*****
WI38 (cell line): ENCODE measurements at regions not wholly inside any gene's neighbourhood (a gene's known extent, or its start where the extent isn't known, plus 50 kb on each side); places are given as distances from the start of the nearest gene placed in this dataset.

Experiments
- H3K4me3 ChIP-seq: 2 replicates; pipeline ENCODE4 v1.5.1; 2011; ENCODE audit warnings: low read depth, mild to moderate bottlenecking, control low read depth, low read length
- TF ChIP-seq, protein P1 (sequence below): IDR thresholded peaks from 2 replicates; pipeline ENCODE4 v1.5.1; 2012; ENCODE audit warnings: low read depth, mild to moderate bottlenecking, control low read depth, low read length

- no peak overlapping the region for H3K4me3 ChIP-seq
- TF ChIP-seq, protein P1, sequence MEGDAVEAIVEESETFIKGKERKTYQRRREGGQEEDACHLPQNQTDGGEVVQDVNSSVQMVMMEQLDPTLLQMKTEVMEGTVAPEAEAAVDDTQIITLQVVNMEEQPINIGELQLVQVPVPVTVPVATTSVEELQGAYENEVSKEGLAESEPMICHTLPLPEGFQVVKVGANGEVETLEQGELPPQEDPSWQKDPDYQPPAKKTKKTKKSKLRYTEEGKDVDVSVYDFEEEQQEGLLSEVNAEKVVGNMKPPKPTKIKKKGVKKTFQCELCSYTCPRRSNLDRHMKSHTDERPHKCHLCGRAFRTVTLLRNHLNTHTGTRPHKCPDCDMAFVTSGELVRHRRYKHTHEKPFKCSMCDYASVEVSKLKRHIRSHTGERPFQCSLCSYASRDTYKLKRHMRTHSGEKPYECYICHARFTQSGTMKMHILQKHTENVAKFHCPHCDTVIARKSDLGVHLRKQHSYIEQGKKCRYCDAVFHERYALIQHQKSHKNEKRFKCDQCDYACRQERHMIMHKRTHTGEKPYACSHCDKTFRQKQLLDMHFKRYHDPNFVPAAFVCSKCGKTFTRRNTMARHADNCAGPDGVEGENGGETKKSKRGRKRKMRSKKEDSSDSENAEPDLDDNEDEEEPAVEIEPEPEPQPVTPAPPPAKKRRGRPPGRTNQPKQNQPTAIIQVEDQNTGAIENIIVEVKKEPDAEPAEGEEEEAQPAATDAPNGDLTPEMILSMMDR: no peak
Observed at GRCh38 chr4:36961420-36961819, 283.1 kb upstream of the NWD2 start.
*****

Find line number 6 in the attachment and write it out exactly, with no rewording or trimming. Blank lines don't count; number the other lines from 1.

- TF ChIP-seq, protein P1, sequence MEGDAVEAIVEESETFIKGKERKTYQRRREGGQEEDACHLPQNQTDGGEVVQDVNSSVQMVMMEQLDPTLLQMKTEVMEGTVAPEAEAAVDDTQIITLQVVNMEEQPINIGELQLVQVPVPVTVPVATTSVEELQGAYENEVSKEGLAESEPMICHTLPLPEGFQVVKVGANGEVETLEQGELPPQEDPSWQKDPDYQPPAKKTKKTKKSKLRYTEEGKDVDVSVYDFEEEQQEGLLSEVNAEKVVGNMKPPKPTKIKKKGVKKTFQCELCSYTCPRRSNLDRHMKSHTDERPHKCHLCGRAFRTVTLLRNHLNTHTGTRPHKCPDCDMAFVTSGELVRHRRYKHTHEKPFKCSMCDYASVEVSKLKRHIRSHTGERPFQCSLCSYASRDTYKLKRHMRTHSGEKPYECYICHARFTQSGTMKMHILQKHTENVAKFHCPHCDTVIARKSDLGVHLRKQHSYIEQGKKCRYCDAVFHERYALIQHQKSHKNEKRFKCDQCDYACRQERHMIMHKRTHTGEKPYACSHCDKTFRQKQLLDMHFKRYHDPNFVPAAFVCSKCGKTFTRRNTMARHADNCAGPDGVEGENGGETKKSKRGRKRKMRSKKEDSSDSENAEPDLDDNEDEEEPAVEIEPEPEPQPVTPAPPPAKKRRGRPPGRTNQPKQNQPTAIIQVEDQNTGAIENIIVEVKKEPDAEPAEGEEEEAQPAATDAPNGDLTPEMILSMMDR: no peak